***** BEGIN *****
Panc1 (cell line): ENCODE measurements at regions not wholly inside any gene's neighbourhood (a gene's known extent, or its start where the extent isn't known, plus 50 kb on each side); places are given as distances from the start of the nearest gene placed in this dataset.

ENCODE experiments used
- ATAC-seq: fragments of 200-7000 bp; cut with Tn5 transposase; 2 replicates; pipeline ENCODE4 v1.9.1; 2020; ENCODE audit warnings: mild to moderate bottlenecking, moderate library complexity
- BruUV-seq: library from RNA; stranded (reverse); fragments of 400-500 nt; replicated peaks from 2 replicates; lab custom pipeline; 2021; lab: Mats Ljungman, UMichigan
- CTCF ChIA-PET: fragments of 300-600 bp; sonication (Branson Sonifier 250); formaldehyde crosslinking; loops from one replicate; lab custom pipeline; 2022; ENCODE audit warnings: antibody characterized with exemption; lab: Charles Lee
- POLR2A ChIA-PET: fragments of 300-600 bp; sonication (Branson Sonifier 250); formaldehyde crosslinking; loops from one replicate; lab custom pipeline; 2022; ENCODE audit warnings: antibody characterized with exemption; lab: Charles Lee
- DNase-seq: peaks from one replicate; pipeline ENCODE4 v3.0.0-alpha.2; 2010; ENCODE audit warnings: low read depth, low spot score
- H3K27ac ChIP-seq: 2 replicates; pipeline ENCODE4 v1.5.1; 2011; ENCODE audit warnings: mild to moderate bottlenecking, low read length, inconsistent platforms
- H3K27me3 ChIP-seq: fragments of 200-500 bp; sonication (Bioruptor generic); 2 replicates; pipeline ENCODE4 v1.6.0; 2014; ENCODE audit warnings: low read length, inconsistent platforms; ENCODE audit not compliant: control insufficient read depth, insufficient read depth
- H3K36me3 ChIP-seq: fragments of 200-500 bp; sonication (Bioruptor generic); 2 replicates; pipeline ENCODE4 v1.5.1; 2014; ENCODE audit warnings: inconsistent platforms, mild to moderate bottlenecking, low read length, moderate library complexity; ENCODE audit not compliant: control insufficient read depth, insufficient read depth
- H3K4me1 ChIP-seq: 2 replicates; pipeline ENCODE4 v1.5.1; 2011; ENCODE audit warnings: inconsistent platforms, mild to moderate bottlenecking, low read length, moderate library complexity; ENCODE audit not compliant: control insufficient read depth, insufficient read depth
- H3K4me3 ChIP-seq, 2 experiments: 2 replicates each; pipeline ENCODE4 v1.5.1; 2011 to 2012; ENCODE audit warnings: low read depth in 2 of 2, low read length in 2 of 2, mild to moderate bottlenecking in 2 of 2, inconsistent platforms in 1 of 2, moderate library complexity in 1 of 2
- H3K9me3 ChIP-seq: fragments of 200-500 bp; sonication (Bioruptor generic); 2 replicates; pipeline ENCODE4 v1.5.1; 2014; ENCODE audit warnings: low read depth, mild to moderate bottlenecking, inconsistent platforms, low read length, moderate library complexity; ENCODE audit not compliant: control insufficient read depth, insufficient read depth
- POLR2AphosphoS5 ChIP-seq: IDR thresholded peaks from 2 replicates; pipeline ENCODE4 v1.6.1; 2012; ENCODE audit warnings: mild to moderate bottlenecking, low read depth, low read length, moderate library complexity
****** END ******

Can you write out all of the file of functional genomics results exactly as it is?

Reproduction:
Panc1 (cell line): ENCODE measurements at regions not wholly inside any gene's neighbourhood (a gene's known extent, or its start where the extent isn't known, plus 50 kb on each side); places are given as distances from the start of the nearest gene placed in this dataset.

ENCODE experiments used
- ATAC-seq: fragments of 200-7000 bp; cut with Tn5 transposase; 2 replicates; pipeline ENCODE4 v1.9.1; 2020; ENCODE audit warnings: mild to moderate bottlenecking, moderate library complexity
- BruUV-seq: library from RNA; stranded (reverse); fragments of 400-500 nt; replicated peaks from 2 replicates; lab custom pipeline; 2021; lab: Mats Ljungman, UMichigan
- CTCF ChIA-PET: fragments of 300-600 bp; sonication (Branson Sonifier 250); formaldehyde crosslinking; loops from one replicate; lab custom pipeline; 2022; ENCODE audit warnings: antibody characterized with exemption; lab: Charles Lee
- POLR2A ChIA-PET: fragments of 300-600 bp; sonication (Branson Sonifier 250); formaldehyde crosslinking; loops from one replicate; lab custom pipeline; 2022; ENCODE audit warnings: antibody characterized with exemption; lab: Charles Lee
- DNase-seq: peaks from one replicate; pipeline ENCODE4 v3.0.0-alpha.2; 2010; ENCODE audit warnings: low read depth, low spot score
- H3K27ac ChIP-seq: 2 replicates; pipeline ENCODE4 v1.5.1; 2011; ENCODE audit warnings: mild to moderate bottlenecking, low read length, inconsistent platforms
- H3K27me3 ChIP-seq: fragments of 200-500 bp; sonication (Bioruptor generic); 2 replicates; pipeline ENCODE4 v1.6.0; 2014; ENCODE audit warnings: low read length, inconsistent platforms; ENCODE audit not compliant: control insufficient read depth, insufficient read depth
- H3K36me3 ChIP-seq: fragments of 200-500 bp; sonication (Bioruptor generic); 2 replicates; pipeline ENCODE4 v1.5.1; 2014; ENCODE audit warnings: inconsistent platforms, mild to moderate bottlenecking, low read length, moderate library complexity; ENCODE audit not compliant: control insufficient read depth, insufficient read depth
- H3K4me1 ChIP-seq: 2 replicates; pipeline ENCODE4 v1.5.1; 2011; ENCODE audit warnings: inconsistent platforms, mild to moderate bottlenecking, low read length, moderate library complexity; ENCODE audit not compliant: control insufficient read depth, insufficient read depth
- H3K4me3 ChIP-seq, 2 experiments: 2 replicates each; pipeline ENCODE4 v1.5.1; 2011 to 2012; ENCODE audit warnings: low read depth in 2 of 2, low read length in 2 of 2, mild to moderate bottlenecking in 2 of 2, inconsistent platforms in 1 of 2, moderate library complexity in 1 of 2
- H3K9me3 ChIP-seq: fragments of 200-500 bp; sonication (Bioruptor generic); 2 replicates; pipeline ENCODE4 v1.5.1; 2014; ENCODE audit warnings: low read depth, mild to moderate bottlenecking, inconsistent platforms, low read length, moderate library complexity; ENCODE audit not compliant: control insufficient read depth, insufficient read depth
- POLR2AphosphoS5 ChIP-seq: IDR thresholded peaks from 2 replicates; pipeline ENCODE4 v1.6.1; 2012; ENCODE audit warnings: mild to moderate bottlenecking, low read depth, low read length, moderate library complexity